|Woman’s Label Lingers in Speech|
Thursday, September 22, 2011
“It’s a Webster thing,” said Anna M. Steele, explaining that women were sometimes identified by their maiden names as “from home.” This was years ago, but crept into dialogue when we met in a town restaurant.
Ms., instead of Miss or Mrs., eliminated reference to marital status, and changed things, but a woman’s identity “from home” is still part of the language in some quarters, thinks Mrs. Steele. I can draw it back even further. The Webster Women’s Club and other women’s groups used Miss and two versions of Mrs. in press notices before Ms. came into being. It was Mrs. (with spouse’s full name) to indicate home and husband, or the women’s first and marital names otherwise.
In her case, Mrs. Steele said she was a Hoenig from home. She had three sisters and two brothers. The guys were “from home” forever. The old form kept standing in her immediate family because her late husband, Malcolm Steele, never heard the reference before arriving in Webster and thought it was amusing, she said. Mrs. Steele, always pleasant, and with a philosophy that says everything new isn’t necessarily better, discussed open heart surgery, maiden identities and Jacqueline Bouvier Kennedy during our recent discussion.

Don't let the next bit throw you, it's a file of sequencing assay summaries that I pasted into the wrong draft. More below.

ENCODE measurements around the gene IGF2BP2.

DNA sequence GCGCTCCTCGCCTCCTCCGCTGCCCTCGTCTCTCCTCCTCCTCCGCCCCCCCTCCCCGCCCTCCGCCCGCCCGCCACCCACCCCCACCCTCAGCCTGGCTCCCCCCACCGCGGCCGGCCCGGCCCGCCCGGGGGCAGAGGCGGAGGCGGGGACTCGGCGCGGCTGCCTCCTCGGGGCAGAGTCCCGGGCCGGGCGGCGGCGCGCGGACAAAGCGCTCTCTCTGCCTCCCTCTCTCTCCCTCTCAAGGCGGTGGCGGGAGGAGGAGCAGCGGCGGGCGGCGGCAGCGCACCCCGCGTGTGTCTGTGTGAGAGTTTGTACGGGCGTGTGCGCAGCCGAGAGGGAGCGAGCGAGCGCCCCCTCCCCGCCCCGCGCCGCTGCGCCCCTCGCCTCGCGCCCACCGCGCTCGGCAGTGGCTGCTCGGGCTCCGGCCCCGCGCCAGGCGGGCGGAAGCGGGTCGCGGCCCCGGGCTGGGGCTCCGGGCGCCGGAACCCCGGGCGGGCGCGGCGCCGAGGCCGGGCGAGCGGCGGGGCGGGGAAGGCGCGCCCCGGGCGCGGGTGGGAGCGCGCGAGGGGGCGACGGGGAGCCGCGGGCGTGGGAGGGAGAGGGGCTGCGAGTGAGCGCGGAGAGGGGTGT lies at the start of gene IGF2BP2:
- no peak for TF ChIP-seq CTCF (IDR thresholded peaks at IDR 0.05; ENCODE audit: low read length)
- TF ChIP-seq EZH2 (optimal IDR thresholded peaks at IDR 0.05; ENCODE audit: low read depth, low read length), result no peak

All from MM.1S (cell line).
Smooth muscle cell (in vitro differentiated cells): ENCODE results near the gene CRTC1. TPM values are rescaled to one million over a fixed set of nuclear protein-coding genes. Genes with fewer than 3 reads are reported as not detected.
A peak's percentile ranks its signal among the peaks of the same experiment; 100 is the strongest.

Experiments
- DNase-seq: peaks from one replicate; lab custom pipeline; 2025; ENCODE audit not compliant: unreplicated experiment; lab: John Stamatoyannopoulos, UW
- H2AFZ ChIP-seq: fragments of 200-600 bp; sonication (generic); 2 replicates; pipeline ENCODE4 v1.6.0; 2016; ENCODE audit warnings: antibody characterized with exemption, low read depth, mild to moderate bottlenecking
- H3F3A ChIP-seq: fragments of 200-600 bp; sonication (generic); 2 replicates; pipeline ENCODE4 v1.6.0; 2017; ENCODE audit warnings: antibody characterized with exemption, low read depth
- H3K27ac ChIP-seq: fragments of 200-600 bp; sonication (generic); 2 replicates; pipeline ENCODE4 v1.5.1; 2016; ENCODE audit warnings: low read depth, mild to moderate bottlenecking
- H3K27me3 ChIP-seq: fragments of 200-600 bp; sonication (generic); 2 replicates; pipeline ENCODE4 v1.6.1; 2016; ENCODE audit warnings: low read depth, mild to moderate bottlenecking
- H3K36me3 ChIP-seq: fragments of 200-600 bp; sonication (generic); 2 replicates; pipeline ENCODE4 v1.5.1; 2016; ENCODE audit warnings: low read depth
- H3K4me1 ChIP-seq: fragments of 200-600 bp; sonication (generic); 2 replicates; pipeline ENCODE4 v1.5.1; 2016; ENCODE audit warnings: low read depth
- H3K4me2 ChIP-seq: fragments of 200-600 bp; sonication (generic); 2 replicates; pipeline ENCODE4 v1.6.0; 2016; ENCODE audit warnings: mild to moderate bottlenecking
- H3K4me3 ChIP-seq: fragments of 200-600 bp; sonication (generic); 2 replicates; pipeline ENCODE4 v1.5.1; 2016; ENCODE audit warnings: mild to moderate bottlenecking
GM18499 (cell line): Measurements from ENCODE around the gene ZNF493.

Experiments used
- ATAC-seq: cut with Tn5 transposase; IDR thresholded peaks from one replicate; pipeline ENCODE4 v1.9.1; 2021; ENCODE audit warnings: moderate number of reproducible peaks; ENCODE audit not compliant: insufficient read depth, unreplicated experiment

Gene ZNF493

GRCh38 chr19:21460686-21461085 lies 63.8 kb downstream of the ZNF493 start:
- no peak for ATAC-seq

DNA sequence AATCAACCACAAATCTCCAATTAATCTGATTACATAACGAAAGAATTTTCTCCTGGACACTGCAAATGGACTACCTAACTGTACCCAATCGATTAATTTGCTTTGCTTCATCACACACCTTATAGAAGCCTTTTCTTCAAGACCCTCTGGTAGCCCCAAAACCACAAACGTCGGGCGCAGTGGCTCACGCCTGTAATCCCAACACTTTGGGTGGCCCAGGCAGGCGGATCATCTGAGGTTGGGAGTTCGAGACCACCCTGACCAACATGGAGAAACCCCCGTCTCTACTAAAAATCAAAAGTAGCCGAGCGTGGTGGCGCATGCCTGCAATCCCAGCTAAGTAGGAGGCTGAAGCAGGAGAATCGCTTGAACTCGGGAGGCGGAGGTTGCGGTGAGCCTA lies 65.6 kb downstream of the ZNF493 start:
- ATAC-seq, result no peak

Advancements in medical care are a big plus, suggested Mrs. Steele, but detailed disclosure, physician-to-patient, isn’t necessary. A surgeon’s reputation is important, and going forth with procedural knowledge is fine, but minute details aren’t always necessary. She’s had heart surgery, and managed fine, thank you, with her approach.
One of her sisters, Mrs. Philomena Morse, another Hoenig from home, co-owned the Colonial Club Restaurant and assisted her husband, Eudore “Ted” Morse with the management of events. Women on Wheels, a state Democratic women’s group, held a banquet in the Colonial on Sept. 30, 1958. Ms. Jacqueline (Bouvier) Kennedy, wife of the U.S. senator, and a candidate for the Democratic nomination for president of the United States, was the speaker. The twist from here includes information in my recall.
It was probably the only time in history that Jackie took top billing ahead of Jack.